The Book of the Week is “Live From the Battlefield” by Peter Arnett, published in 1994. This is the career memoir of a Darwin Award candidate.
Arnett was a war correspondent for wire services and then on TV for CNN. He had “nine lives.” He was the first to report on Laos’ August 1960 coup because he swam across the Mekong River to get to Thailand to file his story. Reporting the story before all other competing news outlets was his employer’s major goal. For the rest of the 1960’s– more than eight years– he was stationed mostly in Jakarta and Vietnam. He braved thick, slimy swamps, snipers, red ants, napalm, violent antiwar street protests, wiretapping and censorship.
General William Westmoreland and his ilk had hubris syndrome. Unfortunately, they were originally provided with the power to orchestrate how they wanted the U.S. to fight the Vietnam war. Needless deaths resulted because Westmoreland failed to break the enemy’s will. In late 1967, “In the year end assessment the AP asked me [Arnett] to provide, I seemed to describe a war on another planet…” compared to the propaganda released from the General’s public relations team. After the author witnessed and reported on the damage and casualties of the Tet Offensive in early 1968, Westmoreland “… confidently proclaim[ed] that American forces were on the offensive and the enemy was on the run…”
In the autumn of 1981, videos of news stories had to be shipped from El Salvador to Atlanta for editing about every two days while Arnett was at CNN, so he couldn’t report live. However, CNN scooped the three major TV networks on stories in the United States.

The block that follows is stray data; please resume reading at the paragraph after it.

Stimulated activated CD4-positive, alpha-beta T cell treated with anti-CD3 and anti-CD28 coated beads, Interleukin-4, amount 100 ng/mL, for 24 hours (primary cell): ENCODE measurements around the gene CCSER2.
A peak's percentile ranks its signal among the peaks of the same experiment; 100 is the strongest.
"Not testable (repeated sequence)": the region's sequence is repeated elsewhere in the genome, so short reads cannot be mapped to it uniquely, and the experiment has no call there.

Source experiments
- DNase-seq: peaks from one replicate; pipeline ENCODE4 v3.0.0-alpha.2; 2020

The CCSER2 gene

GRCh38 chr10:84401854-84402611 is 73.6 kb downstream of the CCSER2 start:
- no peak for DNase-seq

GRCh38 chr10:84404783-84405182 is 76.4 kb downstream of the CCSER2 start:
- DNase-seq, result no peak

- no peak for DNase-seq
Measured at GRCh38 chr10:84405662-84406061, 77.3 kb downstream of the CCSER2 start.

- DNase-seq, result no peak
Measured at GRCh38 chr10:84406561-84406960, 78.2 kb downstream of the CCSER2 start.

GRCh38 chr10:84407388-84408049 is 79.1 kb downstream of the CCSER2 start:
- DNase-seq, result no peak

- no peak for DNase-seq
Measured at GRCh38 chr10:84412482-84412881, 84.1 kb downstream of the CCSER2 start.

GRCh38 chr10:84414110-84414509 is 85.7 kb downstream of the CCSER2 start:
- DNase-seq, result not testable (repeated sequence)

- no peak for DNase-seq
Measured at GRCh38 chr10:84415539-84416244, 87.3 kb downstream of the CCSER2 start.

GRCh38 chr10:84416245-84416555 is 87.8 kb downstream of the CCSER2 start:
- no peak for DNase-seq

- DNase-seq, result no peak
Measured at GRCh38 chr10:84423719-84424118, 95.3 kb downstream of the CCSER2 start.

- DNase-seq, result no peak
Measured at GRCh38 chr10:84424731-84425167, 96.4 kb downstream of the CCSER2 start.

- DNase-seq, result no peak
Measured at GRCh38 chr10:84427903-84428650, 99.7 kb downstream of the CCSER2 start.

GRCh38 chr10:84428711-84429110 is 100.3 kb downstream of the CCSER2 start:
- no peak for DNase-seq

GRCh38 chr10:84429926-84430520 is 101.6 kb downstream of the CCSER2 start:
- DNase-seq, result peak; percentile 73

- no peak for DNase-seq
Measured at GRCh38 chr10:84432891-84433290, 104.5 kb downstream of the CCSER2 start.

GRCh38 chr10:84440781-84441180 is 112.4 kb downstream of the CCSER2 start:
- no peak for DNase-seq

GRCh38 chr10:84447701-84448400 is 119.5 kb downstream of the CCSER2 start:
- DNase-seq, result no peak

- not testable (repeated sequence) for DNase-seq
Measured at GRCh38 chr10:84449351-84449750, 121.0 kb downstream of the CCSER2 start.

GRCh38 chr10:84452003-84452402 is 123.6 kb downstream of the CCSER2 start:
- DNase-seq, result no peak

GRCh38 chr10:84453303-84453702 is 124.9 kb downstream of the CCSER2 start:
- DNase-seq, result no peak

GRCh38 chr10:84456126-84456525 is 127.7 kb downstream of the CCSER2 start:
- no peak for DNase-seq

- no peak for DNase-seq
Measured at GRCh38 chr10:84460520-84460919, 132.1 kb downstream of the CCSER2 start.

Fast forward to the beginning of 1991. CNN was able to do live reporting. During the first Gulf War, it was the only news organization allowed to have a special conference-call setup between Baghdad and its headquarters in Atlanta, thanks to its special relationship with the Iraqi government. However, most of its staff left before the war started; there was a scary rumor afoot that the luxury al-Rashid hotel in Baghdad where they were stationed would be hit by friendly fire. The journalists were also afraid they would be taken hostage, tortured or killed on false charges, such as spying– because Iraq was the enemy. The Pentagon’s press office reported the official start of the war 27 minutes later than CNN. Even so, Iraq banned Arnett from using CNN’s high-tech equipment shortly after the war’s first bombs fell. He had to use a (voice-only) satellite phone instead, that had been smuggled into Iraq. Making the complicated calls involved using a gasoline generator, satellite dish, keypad, modem, and a ground station in Norway.